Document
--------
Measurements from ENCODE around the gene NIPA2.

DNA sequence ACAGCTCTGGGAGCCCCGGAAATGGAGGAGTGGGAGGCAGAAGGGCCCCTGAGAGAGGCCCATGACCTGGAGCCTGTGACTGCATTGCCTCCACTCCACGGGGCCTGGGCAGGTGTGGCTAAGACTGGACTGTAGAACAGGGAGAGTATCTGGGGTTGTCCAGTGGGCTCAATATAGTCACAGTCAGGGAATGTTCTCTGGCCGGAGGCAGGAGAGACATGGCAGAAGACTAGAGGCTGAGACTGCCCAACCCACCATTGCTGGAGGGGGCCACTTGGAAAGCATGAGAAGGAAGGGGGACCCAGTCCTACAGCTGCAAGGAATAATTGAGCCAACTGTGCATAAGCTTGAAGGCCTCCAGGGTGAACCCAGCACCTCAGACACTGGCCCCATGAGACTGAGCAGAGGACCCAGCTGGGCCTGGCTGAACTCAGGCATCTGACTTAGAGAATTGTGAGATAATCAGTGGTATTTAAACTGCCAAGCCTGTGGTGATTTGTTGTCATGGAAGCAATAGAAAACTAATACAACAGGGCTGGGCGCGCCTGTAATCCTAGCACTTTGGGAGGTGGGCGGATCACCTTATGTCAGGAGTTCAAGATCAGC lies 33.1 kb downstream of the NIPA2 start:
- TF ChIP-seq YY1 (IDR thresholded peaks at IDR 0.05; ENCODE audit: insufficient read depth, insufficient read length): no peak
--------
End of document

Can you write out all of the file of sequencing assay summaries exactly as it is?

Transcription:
Measurements from ENCODE around the gene NIPA2.

DNA sequence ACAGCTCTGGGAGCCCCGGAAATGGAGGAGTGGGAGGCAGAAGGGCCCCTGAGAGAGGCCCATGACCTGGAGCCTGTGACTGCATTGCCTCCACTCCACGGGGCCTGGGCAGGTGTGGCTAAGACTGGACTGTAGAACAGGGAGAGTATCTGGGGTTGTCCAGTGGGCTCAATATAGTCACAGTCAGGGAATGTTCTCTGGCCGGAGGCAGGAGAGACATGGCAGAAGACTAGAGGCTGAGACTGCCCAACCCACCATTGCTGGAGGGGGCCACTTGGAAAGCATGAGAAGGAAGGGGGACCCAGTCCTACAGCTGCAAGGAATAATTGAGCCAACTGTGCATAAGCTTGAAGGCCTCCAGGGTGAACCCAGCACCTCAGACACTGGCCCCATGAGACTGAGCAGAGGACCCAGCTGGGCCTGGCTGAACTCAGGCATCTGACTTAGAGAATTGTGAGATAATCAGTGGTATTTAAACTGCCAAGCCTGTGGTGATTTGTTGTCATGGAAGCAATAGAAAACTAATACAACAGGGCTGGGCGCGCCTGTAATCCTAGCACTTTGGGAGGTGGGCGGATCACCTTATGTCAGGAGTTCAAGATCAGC lies 33.1 kb downstream of the NIPA2 start:
- TF ChIP-seq YY1 (IDR thresholded peaks at IDR 0.05; ENCODE audit: insufficient read depth, insufficient read length): no peak